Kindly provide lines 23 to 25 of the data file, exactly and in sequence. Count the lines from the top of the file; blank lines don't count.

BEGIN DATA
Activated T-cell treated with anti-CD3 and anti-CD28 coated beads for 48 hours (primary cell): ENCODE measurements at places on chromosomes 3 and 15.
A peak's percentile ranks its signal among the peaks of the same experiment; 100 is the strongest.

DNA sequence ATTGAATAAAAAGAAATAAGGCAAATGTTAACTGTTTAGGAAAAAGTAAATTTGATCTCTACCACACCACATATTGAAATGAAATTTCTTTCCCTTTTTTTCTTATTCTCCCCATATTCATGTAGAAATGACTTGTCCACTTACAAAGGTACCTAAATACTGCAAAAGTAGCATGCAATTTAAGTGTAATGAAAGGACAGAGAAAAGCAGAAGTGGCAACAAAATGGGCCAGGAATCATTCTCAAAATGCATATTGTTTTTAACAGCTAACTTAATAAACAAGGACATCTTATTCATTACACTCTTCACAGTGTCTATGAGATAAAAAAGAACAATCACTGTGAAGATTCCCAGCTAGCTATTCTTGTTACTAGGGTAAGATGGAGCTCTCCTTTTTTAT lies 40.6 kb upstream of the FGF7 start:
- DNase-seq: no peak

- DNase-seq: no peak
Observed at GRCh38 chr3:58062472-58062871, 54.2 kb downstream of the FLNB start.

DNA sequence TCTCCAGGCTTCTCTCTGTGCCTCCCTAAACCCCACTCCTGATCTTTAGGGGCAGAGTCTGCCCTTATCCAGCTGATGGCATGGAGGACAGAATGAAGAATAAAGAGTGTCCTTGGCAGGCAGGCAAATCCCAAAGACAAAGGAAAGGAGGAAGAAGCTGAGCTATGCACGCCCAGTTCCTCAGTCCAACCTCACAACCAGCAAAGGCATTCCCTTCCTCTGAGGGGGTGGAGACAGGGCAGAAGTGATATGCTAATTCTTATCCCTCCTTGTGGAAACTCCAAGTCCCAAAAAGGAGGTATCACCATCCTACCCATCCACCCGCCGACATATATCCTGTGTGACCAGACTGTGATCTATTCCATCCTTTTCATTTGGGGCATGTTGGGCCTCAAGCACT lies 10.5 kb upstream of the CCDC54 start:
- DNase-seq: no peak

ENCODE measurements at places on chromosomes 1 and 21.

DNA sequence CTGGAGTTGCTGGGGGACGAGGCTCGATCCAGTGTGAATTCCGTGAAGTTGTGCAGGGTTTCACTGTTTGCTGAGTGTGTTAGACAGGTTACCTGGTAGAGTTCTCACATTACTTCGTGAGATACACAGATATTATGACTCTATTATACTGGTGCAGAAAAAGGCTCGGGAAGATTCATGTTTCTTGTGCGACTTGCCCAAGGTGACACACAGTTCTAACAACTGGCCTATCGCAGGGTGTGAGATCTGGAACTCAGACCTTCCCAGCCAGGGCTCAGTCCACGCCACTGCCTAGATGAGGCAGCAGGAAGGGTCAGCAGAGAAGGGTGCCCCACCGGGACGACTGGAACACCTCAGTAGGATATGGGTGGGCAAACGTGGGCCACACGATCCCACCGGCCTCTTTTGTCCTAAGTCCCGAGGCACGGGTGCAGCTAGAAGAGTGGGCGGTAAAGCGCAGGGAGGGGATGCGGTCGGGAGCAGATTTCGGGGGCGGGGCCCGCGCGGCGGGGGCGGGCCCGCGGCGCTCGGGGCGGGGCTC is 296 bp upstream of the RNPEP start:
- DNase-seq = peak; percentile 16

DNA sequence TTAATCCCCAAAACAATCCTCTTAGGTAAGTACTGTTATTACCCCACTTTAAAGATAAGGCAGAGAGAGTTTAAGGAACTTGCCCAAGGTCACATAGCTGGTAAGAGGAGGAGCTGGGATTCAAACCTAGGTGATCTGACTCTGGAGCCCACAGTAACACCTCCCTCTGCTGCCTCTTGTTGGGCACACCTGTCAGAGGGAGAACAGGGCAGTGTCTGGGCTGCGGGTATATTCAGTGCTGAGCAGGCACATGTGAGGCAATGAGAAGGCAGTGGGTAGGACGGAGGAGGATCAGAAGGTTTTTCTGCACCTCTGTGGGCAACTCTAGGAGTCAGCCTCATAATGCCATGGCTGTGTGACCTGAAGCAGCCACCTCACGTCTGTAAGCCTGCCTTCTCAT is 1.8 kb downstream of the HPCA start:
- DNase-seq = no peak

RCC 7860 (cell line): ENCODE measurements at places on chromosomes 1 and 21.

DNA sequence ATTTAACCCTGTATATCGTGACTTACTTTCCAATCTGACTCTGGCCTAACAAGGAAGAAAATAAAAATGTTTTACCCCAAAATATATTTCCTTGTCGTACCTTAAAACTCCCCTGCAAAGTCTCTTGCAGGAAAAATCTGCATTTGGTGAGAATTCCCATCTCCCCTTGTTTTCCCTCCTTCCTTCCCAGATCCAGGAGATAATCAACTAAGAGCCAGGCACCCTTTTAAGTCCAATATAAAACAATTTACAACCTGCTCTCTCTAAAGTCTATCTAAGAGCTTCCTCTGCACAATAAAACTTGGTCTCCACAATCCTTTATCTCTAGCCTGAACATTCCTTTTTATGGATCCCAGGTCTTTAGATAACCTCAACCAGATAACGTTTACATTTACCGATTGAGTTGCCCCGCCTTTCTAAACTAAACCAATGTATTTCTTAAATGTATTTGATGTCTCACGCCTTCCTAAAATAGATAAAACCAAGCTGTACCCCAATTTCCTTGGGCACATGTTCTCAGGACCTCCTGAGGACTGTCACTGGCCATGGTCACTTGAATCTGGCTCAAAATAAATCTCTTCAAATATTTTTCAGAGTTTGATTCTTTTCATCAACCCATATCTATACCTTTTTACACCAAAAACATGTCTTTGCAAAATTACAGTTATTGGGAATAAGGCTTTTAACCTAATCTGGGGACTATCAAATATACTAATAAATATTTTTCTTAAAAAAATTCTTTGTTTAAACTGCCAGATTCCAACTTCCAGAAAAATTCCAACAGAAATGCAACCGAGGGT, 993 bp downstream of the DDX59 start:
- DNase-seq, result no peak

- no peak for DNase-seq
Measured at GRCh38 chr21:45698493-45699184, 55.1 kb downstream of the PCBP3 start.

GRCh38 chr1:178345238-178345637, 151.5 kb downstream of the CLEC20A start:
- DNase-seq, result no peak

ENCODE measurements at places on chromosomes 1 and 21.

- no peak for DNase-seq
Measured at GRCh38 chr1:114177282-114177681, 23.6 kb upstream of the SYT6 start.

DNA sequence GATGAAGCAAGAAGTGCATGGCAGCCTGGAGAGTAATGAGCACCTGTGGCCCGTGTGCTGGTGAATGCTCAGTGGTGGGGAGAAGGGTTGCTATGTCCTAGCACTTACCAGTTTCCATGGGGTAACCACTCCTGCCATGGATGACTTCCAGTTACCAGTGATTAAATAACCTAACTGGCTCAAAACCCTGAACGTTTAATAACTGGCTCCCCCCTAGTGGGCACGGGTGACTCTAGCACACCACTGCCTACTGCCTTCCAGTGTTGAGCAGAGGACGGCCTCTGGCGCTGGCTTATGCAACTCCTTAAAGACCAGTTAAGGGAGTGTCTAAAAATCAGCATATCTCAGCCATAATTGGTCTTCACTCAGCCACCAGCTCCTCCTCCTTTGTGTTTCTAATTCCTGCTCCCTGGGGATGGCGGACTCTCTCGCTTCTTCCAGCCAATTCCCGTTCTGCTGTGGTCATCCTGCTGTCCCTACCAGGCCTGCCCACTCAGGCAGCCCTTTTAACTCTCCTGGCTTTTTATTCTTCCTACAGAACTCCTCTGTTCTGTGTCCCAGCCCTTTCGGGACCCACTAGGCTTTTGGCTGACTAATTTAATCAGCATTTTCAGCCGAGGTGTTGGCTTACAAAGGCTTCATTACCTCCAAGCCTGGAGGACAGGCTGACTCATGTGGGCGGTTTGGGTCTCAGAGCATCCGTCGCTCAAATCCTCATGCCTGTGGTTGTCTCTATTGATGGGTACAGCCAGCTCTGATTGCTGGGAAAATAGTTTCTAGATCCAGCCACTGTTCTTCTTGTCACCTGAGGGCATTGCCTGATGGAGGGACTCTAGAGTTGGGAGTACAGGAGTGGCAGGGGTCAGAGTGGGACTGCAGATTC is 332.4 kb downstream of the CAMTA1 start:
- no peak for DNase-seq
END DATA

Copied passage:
Measured at GRCh38 chr1:114177282-114177681, 23.6 kb upstream of the SYT6 start.

DNA sequence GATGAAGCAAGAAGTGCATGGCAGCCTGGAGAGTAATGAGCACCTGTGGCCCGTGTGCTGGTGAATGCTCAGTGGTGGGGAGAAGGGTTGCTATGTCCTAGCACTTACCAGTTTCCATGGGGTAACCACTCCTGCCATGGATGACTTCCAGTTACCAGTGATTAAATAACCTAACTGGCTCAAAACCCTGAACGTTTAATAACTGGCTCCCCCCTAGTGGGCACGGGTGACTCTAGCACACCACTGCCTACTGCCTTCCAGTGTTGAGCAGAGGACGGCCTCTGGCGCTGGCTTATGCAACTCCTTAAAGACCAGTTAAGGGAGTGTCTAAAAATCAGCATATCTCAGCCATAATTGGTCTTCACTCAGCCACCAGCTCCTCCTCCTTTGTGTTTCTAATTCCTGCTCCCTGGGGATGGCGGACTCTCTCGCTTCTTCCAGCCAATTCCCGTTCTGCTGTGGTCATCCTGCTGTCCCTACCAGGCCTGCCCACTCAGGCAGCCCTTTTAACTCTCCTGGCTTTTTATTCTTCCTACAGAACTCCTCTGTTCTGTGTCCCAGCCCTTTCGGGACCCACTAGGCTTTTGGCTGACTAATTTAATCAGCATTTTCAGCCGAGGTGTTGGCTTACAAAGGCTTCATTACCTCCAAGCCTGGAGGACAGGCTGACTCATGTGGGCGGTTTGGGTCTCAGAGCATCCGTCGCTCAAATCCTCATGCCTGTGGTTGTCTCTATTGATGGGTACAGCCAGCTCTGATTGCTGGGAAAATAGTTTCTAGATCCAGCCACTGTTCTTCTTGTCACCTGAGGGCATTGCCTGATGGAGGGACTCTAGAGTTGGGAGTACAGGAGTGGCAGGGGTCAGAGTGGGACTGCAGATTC is 332.4 kb downstream of the CAMTA1 start:
- no peak for DNase-seq